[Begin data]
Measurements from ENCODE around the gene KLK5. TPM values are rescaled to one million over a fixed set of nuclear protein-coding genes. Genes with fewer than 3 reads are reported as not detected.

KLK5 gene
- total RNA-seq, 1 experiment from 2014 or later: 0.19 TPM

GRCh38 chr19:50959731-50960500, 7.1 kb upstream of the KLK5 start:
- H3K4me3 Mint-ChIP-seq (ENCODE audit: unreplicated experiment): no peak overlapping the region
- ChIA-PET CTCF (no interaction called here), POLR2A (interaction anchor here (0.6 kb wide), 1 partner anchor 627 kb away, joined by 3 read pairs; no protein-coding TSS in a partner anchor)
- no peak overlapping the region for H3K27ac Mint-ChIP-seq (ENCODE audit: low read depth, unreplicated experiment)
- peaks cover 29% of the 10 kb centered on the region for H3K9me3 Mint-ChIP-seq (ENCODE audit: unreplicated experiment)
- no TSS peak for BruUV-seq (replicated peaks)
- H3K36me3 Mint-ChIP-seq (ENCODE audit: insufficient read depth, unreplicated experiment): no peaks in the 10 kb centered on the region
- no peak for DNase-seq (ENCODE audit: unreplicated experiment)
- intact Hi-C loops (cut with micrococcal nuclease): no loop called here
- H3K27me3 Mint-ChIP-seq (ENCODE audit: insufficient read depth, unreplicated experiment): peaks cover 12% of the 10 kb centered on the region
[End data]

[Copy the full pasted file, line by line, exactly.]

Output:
Measurements from ENCODE around the gene KLK5. TPM values are rescaled to one million over a fixed set of nuclear protein-coding genes. Genes with fewer than 3 reads are reported as not detected.

KLK5 gene
- total RNA-seq, 1 experiment from 2014 or later: 0.19 TPM

GRCh38 chr19:50959731-50960500, 7.1 kb upstream of the KLK5 start:
- H3K4me3 Mint-ChIP-seq (ENCODE audit: unreplicated experiment): no peak overlapping the region
- ChIA-PET CTCF (no interaction called here), POLR2A (interaction anchor here (0.6 kb wide), 1 partner anchor 627 kb away, joined by 3 read pairs; no protein-coding TSS in a partner anchor)
- no peak overlapping the region for H3K27ac Mint-ChIP-seq (ENCODE audit: low read depth, unreplicated experiment)
- peaks cover 29% of the 10 kb centered on the region for H3K9me3 Mint-ChIP-seq (ENCODE audit: unreplicated experiment)
- no TSS peak for BruUV-seq (replicated peaks)
- H3K36me3 Mint-ChIP-seq (ENCODE audit: insufficient read depth, unreplicated experiment): no peaks in the 10 kb centered on the region
- no peak for DNase-seq (ENCODE audit: unreplicated experiment)
- intact Hi-C loops (cut with micrococcal nuclease): no loop called here
- H3K27me3 Mint-ChIP-seq (ENCODE audit: insufficient read depth, unreplicated experiment): peaks cover 12% of the 10 kb centered on the region